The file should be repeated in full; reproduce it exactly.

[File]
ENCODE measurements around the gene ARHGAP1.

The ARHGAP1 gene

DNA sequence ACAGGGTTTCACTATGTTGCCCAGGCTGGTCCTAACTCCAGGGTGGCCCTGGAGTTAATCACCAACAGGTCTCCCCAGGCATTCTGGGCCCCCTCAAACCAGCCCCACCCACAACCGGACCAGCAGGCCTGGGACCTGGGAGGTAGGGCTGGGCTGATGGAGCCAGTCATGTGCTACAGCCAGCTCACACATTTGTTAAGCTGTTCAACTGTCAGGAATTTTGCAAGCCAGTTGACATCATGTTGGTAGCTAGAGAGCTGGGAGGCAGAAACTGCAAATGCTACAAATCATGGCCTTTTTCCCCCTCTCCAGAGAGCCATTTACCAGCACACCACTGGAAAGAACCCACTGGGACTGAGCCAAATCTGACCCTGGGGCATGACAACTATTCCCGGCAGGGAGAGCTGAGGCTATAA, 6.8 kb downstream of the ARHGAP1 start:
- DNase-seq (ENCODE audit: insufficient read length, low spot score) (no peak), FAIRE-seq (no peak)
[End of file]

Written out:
ENCODE measurements around the gene ARHGAP1.

The ARHGAP1 gene

DNA sequence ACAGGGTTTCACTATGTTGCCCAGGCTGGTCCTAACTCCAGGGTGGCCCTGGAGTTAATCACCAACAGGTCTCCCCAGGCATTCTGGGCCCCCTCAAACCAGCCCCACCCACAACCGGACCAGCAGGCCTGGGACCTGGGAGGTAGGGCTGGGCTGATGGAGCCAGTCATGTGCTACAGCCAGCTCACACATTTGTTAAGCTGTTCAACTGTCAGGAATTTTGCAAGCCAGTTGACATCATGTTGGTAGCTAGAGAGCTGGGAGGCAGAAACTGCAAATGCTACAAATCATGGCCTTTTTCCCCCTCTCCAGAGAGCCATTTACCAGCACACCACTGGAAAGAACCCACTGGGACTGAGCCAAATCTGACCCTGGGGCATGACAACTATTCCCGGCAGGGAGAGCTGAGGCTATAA, 6.8 kb downstream of the ARHGAP1 start:
- DNase-seq (ENCODE audit: insufficient read length, low spot score) (no peak), FAIRE-seq (no peak)